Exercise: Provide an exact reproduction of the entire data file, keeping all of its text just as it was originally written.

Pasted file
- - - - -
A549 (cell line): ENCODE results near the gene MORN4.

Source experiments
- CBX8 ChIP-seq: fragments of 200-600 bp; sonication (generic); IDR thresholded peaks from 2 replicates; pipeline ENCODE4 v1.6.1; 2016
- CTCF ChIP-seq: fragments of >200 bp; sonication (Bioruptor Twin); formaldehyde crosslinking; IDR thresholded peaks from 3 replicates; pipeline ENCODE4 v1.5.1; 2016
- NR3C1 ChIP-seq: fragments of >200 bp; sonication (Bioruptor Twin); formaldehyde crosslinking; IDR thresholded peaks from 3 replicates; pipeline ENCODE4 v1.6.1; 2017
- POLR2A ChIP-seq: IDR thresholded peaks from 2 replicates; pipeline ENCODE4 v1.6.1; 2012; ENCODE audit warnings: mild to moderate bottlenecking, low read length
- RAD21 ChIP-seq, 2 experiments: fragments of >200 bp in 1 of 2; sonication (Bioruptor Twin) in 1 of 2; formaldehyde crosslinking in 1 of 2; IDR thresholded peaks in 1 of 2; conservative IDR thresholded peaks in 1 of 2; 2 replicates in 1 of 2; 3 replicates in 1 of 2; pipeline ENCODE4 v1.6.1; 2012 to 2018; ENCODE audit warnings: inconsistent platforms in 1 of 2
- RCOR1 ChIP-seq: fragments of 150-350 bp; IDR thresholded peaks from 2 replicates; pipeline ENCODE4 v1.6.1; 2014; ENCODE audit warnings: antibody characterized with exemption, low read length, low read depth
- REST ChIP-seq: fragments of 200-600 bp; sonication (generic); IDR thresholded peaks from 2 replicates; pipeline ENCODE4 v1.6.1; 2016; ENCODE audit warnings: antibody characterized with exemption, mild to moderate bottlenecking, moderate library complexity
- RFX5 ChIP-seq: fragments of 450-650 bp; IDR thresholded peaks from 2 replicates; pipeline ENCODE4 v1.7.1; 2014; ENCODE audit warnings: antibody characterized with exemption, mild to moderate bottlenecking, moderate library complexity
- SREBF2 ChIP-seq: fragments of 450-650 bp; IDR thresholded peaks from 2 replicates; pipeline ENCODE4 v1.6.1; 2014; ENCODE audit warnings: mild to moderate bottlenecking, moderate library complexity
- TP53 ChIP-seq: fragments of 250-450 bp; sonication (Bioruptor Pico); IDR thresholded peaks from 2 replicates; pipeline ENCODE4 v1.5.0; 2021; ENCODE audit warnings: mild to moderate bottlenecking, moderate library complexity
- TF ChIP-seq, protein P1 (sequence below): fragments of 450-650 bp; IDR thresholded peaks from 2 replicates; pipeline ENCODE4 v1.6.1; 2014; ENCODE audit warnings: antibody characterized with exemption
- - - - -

A549 (cell line): ENCODE results near the gene MORN4.

Source experiments
- CBX8 ChIP-seq: fragments of 200-600 bp; sonication (generic); IDR thresholded peaks from 2 replicates; pipeline ENCODE4 v1.6.1; 2016
- CTCF ChIP-seq: fragments of >200 bp; sonication (Bioruptor Twin); formaldehyde crosslinking; IDR thresholded peaks from 3 replicates; pipeline ENCODE4 v1.5.1; 2016
- NR3C1 ChIP-seq: fragments of >200 bp; sonication (Bioruptor Twin); formaldehyde crosslinking; IDR thresholded peaks from 3 replicates; pipeline ENCODE4 v1.6.1; 2017
- POLR2A ChIP-seq: IDR thresholded peaks from 2 replicates; pipeline ENCODE4 v1.6.1; 2012; ENCODE audit warnings: mild to moderate bottlenecking, low read length
- RAD21 ChIP-seq, 2 experiments: fragments of >200 bp in 1 of 2; sonication (Bioruptor Twin) in 1 of 2; formaldehyde crosslinking in 1 of 2; IDR thresholded peaks in 1 of 2; conservative IDR thresholded peaks in 1 of 2; 2 replicates in 1 of 2; 3 replicates in 1 of 2; pipeline ENCODE4 v1.6.1; 2012 to 2018; ENCODE audit warnings: inconsistent platforms in 1 of 2
- RCOR1 ChIP-seq: fragments of 150-350 bp; IDR thresholded peaks from 2 replicates; pipeline ENCODE4 v1.6.1; 2014; ENCODE audit warnings: antibody characterized with exemption, low read length, low read depth
- REST ChIP-seq: fragments of 200-600 bp; sonication (generic); IDR thresholded peaks from 2 replicates; pipeline ENCODE4 v1.6.1; 2016; ENCODE audit warnings: antibody characterized with exemption, mild to moderate bottlenecking, moderate library complexity
- RFX5 ChIP-seq: fragments of 450-650 bp; IDR thresholded peaks from 2 replicates; pipeline ENCODE4 v1.7.1; 2014; ENCODE audit warnings: antibody characterized with exemption, mild to moderate bottlenecking, moderate library complexity
- SREBF2 ChIP-seq: fragments of 450-650 bp; IDR thresholded peaks from 2 replicates; pipeline ENCODE4 v1.6.1; 2014; ENCODE audit warnings: mild to moderate bottlenecking, moderate library complexity
- TP53 ChIP-seq: fragments of 250-450 bp; sonication (Bioruptor Pico); IDR thresholded peaks from 2 replicates; pipeline ENCODE4 v1.5.0; 2021; ENCODE audit warnings: mild to moderate bottlenecking, moderate library complexity
- TF ChIP-seq, protein P1 (sequence below): fragments of 450-650 bp; IDR thresholded peaks from 2 replicates; pipeline ENCODE4 v1.6.1; 2014; ENCODE audit warnings: antibody characterized with exemption